Science: Let's Read, Write, Think, and Talk About It
My students need high-quality literature coupled with hands-on experiences that build knowledge. They need multiple opportunities to read about, think about, talk about, and write about the scientific phenomenon such as erosion and weathering.
Our school is a "Leader in Me" lighthouse school where we are developing a culture of leadership by teaching, modeling, and practicing Stephen Covey’s 7 Habits of Highly Effective People. Leadership is coupled with students' natural curiosity as they explore, experiment, and engineer in the world around them. They aren't afraid to take risks or get dirty.
What I love most about our students is that diversity is the vehicle through which we cultivate and grow future scientists, teachers, doctors, welders, electricians, nurses, police officers, and many other kinds of leaders in our world.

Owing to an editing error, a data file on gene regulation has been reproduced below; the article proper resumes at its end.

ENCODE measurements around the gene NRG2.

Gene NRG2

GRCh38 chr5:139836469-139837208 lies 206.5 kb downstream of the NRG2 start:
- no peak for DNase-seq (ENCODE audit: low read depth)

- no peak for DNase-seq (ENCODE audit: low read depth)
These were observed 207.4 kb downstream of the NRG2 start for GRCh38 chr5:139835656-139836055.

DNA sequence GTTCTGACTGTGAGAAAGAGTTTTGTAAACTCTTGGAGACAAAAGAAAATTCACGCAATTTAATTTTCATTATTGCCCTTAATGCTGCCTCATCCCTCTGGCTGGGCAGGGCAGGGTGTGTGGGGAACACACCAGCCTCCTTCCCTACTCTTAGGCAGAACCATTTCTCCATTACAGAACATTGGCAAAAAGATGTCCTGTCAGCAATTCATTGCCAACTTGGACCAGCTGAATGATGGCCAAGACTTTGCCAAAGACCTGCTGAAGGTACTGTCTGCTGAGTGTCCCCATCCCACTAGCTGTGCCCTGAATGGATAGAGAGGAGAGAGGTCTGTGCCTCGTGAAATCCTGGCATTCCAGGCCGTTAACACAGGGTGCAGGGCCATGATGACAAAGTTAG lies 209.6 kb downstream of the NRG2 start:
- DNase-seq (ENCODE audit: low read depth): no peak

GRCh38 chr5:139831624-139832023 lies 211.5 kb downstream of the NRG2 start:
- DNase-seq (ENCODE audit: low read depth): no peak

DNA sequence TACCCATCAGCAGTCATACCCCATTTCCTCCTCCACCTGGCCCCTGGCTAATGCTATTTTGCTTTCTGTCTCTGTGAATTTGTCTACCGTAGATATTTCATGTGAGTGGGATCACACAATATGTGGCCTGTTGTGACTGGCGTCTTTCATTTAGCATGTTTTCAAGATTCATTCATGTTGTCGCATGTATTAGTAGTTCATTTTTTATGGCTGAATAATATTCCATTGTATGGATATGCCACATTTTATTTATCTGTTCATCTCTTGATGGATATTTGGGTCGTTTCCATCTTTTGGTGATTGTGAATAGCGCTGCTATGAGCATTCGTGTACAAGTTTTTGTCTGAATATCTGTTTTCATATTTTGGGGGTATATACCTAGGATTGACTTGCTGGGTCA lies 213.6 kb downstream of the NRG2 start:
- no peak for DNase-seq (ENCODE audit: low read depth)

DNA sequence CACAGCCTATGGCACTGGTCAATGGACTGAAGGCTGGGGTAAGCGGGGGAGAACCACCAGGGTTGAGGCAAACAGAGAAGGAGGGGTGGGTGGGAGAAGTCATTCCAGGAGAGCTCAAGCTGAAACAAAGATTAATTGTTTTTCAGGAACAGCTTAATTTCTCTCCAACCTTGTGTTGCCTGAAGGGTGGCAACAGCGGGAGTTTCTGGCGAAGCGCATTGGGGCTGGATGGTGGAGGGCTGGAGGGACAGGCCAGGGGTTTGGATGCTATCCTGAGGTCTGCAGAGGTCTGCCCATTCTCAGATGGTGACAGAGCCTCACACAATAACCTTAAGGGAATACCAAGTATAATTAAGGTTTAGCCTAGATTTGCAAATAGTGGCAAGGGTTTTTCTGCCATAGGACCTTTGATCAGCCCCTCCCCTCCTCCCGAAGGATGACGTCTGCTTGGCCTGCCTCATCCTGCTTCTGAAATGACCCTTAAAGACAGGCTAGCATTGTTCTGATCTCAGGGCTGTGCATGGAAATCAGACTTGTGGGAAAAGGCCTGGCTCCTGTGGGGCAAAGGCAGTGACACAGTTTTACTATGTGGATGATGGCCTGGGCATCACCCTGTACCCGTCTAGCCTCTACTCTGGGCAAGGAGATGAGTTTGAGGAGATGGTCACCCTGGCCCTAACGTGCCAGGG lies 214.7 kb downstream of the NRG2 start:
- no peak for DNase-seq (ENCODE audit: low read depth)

Our students are 47% White, 31% African-American, 19% Hispanic, and 3% Asian. Our students have a wealth of diverse experiences and we are constantly learning from each other in this win-win situation!
As we synergize this school year, we are working to build learning units based on our new state science standards. The standards are driving our unit topics and we are integrating literature and information texts to teach the reading standards and build knowledge about the science phenomenon.
The books chosen for this project have been carfully selected to incorporate the science standards through chosen complex texts.
Mountain Dance by Thomas Locker and How Mountains Are Made by Kathleen Weidner Zoehfeld offer different perspectives on the same science topic.
All the texts reflect our state's Read to Be Ready initiative in which we are striving to have 75% of all 3rd graders reading on grade level by 2025.
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